Buy/Drive/Burn: Three Big and Luxurious 2018 SUVs

buy drive burn three big and luxurious 2018 suvs

Today’s subjects are ponderous, expensive, and very heavy. No, we’re not talking about state government representatives; we’re talking about full-size SUVs.

Come along, and we’ll select a big truck to burn.

The common thread of today’s SUV trio is an $85,000 price point. We’re being economical and practical here.

Lincoln Navigator

The newest design of our trio, the Navigator was (finally) all-new for the 2018 model year. After a decade-long third generation which, underneath, was essentially a modification of the Navigator from 2003, the big truck stepped up its game. Riding on the same Ford’s T3 truck platform as its Ford F-150 and Expedition corporate siblings, the Navigator is built in Louisville, Kentucky.

As the most expensive offering from Lincoln, prices start — for a base two-wheel drive model — at just over $73,000. Today’s example is the $85,205 Reserve trim. Four-wheel drive comes standard, as does a panoramic glass roof. Standard leather interior is available in four colors, just not the Black Label ones. Ford’s EcoBoost 3.5-liter V6 powers all Navigators, sending 450 horsepower through the 10-speed automatic.

Cadillac Escalade

Cadillac introduced the new K2XX generation Escalade (the model’s fourth iteration) for 2015. Sharper styling and a greater emphasis on tech are the new model’s selling points — along with the valuable Escalade lettering scrawled across the tailgate. As the pinnacle of Cadillac’s offering, Escalade is assembled at the former B-body sedan plant in Arlington, Texas.

The base Escalade starts at just over $75,000, and nobody buys that one. They do buy today’s upper-mid Luxury 4WD trim though, for $83,795. Cadillac’s CUE infotainment system is standard, as well as active noise cancellation. At this price point, no-cost interior options are black or light tan leather. All Escalades feature a 6.2-liter Chevrolet V8 engine producing 420 horsepower, paired to a 10-speed automatic.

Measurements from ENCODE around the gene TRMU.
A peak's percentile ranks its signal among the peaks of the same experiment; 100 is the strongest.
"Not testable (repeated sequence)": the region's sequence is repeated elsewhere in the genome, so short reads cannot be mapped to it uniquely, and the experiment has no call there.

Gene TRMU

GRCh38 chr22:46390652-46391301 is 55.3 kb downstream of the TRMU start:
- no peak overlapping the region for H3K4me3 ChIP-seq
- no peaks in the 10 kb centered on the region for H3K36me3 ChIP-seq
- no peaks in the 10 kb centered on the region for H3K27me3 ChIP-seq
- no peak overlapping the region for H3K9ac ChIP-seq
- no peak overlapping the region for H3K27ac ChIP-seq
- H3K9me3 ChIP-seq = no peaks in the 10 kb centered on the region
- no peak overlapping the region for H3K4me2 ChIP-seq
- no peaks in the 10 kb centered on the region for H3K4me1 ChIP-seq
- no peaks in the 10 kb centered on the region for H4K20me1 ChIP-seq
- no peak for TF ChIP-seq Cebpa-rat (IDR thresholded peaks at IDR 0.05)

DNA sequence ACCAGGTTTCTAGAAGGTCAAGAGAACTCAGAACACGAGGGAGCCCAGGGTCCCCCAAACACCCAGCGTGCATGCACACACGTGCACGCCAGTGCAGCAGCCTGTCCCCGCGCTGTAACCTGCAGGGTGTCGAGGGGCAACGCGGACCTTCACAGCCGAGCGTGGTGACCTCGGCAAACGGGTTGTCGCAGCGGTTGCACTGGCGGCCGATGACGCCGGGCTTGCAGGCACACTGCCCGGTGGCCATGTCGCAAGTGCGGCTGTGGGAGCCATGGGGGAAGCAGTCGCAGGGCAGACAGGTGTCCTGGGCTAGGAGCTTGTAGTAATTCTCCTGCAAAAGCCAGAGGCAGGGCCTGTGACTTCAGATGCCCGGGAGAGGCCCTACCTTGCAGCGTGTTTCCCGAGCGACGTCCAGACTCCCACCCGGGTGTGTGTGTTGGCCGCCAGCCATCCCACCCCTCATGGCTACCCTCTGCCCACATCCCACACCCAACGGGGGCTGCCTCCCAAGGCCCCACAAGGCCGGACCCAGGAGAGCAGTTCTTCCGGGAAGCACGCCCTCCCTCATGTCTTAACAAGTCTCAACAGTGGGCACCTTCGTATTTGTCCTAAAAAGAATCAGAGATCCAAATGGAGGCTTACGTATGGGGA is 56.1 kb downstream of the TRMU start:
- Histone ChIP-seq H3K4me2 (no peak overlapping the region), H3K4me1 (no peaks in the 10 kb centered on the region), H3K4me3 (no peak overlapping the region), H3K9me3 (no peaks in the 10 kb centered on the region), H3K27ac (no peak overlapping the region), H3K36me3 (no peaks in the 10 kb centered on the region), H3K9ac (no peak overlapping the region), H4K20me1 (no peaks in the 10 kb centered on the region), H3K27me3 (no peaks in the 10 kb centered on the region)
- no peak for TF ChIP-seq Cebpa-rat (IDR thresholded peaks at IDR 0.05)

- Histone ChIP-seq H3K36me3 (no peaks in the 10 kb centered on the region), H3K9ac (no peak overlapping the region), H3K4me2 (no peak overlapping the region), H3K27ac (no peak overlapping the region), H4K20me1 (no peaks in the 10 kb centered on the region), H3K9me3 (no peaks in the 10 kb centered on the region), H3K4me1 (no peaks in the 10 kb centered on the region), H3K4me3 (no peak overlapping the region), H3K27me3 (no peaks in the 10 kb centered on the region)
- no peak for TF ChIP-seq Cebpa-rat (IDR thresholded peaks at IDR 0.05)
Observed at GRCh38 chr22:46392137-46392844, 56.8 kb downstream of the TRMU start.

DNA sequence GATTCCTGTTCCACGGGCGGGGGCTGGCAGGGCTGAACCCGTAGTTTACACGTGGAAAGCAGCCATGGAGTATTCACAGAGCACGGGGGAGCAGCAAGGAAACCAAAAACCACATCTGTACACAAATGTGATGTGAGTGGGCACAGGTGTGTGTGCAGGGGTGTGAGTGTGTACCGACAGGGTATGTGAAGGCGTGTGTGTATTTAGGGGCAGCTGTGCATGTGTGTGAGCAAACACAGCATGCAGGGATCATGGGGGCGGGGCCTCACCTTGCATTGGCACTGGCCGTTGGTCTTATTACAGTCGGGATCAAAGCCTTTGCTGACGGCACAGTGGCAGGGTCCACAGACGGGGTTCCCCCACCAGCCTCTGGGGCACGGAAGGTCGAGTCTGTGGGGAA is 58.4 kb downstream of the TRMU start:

Lexus LX 570

The last car of our trio is also the one you’re least likely to see in traffic, and the oldest design of our group. Introduced as a third-generation model on the Land Cruiser J200 platform in 2007, the LX 570 was heavily facelifted in 2015 to keep up with its more modern competition. The selling point of the LX is the legendary Land Cruiser reliability underneath, and the luxury tinsel applied liberally over the top.

Price differentials between the LX and Land Cruiser have dwindled over the years, and are now distinguished only by the number of seats. The two-row LX 570 is nearly exactly the same price as the three-row Land Cruiser, at $85,630. Lexus charges just under $5,000 to add the third row to your LX. We declined. A large center screen and all luxuries come standard — the only option is a Luxury Package for nicer seats and additional climate control. At the base level, we have a choice of black leather with espresso wood trim or parchment leather with mocha trim. All LX models are powered by Toyota’s 5.7-liter V8, which directs an old school 383 horsepower through the eight-speed automatic.

Big SUVs, big money, and mostly big power. Which one’s the Buy?

[Images: Ford, GM, Toyota]

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  • Hydromatic Hydromatic on Oct 01, 2018

    Buy? The LX570. It's my money and I'm gonna spend it wisely. And spend it I will on a vehicle with excellent resale value and equally excellent build quality. Drive? The Navigator. I'd rather it have a V8, but I'm not gonna sneer at a twin-boosted V6, either. I'll take mine with that baby blue and white interior combo....and a way to fold or hide that damned tablet. Burn? Escalade. I don't care if it's got the big 6.2-liter motor and the solid axle that apparently makes the traditionalists tent their pants. I just don't want it.